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A Variety of Tools and Techniques Adds Texture to Concrete Slabs

At the 2016 Concrete Decor Show in San Diego, students in Cindee Lundin’s bas-relief pubic mural workshop learn  various texturing, sculpting, coloring and design techniques. Photo by Steven Ochs
At the 2016 Concrete Decor Show in San Diego, students in Cindee Lundin’s bas-relief pubic mural workshop learn various texturing, sculpting, coloring and design techniques. Photo by Steven Ochs

In this world, there are two types of concrete: concrete that’s flat, gray and utilitarian, and concrete that’s been shaped, colored and/or textured — and is considered art.

As art, it requires a fair amount of skill and patience to complete the transformation. Fortunately, for those inclined to add texture, there’s also a wide range of tools available that, with some mastery, can take either horizontal or vertical concrete from dull to fantastic.

Welcome mats

Ask concrete tool manufacturers the first texturing method they recommend newcomers master, and the answer is almost uniformly seamless skins.

“They’ll want to know seamless skins,” says Tyler Irwin of the Oceanside, California-based Proline Concrete Tools. “They’re the quickest, easiest way to impart a texture to concrete.” He personally recommends starting with something such as a Roman slate skin, in part because of its popularity. Another option is a granite skin.

These thin polyurethane skins are easy to work with simply because there’s no wrong way to use them, although Cameron Morgan of Pacific Concrete Images in Laguna Hills, California, observes that when you use them you may still have to score or saw-cut the concrete for proper control joints.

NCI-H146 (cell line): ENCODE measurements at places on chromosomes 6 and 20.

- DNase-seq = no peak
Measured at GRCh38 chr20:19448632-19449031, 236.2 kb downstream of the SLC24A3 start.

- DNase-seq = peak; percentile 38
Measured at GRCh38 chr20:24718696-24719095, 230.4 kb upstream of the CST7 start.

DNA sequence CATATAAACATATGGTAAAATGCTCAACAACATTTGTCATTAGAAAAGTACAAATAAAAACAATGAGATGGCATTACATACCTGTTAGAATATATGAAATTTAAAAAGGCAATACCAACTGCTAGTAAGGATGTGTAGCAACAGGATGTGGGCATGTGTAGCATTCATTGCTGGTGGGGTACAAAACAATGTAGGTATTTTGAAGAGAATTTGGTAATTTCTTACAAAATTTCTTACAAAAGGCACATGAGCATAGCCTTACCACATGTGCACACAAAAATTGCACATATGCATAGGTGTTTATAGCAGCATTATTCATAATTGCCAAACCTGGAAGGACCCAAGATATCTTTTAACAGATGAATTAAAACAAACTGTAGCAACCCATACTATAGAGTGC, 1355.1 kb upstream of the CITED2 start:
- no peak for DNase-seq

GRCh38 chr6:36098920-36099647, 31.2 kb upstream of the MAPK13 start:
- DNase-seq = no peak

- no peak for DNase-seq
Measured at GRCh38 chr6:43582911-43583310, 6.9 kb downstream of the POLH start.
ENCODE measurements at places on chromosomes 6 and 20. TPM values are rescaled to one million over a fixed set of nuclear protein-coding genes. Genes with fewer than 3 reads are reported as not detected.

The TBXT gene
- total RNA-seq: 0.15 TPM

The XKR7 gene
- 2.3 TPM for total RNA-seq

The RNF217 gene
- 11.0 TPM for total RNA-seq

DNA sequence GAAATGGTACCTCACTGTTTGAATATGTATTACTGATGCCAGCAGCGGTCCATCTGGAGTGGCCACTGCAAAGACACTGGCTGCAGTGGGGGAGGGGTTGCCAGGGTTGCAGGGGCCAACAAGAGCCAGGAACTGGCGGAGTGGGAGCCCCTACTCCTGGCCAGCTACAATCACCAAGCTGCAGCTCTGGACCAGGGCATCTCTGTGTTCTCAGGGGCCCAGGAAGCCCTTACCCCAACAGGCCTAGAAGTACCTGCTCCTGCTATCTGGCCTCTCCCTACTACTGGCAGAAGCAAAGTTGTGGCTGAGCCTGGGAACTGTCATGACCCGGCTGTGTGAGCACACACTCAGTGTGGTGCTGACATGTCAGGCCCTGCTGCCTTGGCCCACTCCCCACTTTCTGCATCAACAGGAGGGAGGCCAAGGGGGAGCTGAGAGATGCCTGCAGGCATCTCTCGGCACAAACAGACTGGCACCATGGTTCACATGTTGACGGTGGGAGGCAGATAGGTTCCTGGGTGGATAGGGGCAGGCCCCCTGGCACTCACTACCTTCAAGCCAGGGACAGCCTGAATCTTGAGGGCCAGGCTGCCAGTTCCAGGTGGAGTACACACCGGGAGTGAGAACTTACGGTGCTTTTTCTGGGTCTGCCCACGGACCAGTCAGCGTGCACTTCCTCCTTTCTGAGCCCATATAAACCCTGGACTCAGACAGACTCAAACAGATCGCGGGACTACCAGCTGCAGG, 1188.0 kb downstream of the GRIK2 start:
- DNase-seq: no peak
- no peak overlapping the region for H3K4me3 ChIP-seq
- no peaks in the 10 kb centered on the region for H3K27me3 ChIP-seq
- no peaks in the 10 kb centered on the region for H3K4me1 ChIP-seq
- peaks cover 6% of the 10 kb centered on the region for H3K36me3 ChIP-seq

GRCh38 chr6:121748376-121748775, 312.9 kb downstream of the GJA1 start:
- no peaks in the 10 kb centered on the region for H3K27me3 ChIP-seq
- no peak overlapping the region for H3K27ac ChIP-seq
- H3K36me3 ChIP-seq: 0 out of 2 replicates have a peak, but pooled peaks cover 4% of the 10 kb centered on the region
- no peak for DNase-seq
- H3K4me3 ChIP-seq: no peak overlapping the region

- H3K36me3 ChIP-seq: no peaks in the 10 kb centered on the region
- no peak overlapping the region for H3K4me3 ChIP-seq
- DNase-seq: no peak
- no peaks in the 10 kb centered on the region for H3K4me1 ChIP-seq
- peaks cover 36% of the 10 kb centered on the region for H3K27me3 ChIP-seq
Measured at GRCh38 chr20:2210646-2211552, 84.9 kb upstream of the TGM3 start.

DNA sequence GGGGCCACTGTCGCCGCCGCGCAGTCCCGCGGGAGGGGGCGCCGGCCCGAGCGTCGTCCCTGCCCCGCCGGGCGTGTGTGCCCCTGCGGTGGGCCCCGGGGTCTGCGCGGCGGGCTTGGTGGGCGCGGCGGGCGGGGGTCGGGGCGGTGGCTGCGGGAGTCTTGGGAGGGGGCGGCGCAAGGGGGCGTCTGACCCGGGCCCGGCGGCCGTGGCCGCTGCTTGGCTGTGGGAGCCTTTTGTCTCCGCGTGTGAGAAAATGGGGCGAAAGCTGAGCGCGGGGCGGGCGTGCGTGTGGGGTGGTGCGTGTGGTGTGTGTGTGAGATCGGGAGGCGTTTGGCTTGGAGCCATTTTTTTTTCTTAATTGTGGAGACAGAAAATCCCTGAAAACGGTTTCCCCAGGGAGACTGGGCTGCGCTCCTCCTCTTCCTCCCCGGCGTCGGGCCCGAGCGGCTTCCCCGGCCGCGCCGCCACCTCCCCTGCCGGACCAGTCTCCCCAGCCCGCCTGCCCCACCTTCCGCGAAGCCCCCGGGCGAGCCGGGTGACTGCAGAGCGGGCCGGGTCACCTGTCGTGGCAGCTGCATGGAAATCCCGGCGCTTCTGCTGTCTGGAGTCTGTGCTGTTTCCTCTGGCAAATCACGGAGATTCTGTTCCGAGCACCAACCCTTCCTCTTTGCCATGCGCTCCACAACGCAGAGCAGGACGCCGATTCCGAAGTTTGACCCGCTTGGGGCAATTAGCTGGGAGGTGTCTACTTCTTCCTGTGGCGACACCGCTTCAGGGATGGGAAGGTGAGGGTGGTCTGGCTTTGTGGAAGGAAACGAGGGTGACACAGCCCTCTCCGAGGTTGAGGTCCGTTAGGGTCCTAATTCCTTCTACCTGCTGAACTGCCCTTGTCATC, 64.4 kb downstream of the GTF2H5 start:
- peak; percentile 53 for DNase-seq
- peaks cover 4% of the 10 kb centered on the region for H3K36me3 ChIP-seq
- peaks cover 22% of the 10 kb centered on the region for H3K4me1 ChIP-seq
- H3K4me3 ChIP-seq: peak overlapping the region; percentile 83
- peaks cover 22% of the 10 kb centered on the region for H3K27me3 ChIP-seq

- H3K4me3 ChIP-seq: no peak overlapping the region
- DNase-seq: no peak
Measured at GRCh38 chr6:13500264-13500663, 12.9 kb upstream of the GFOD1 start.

Working with seamless skins allows those new to the process the opportunity to apply a texture while getting familiar with the ins and outs of texturing concrete.  Their best attribute: they don’t have to be matched. Photos courtesy of Butterfi eld Color
Working with seamless skins allows those new to the process the opportunity to apply a texture while getting familiar with the ins and outs of texturing concrete. Their best attribute: they don’t have to be matched. Photos courtesy of Butterfi eld Color

However, once you’re comfortable with those seamless skins, it’s an easy step to move on to mats or stamps with definite patterns.

“Once you get beyond the skins, you can probably handle stamping tools that create a pattern and a texture, with the most popular being the random stone and ashlar slate,” says Morgan. “There are patterns for creating brick and cobblestones in running bond, herringbone, basket-weave and fish-scale-type patterns called European fans.”

Some tool manufacturers offer scores of different designs for stamps, including a variety of stone, brick and wood patterns. Because they leave deeper patterns and even grout lines, stamps are also made of heavier latex than the skins.

“The pattern systems are a heavier-made tool so you can actually walk on them and pound the impressions into the surface of the slab,” says Dave Blasdel, who offers training and technical support to clients of the Aurora, Illinois-based Butterfield Color. “Of course, there are flex stamps for getting into tight areas, but the rigid stamps are twice the thickness of the flex stamps.”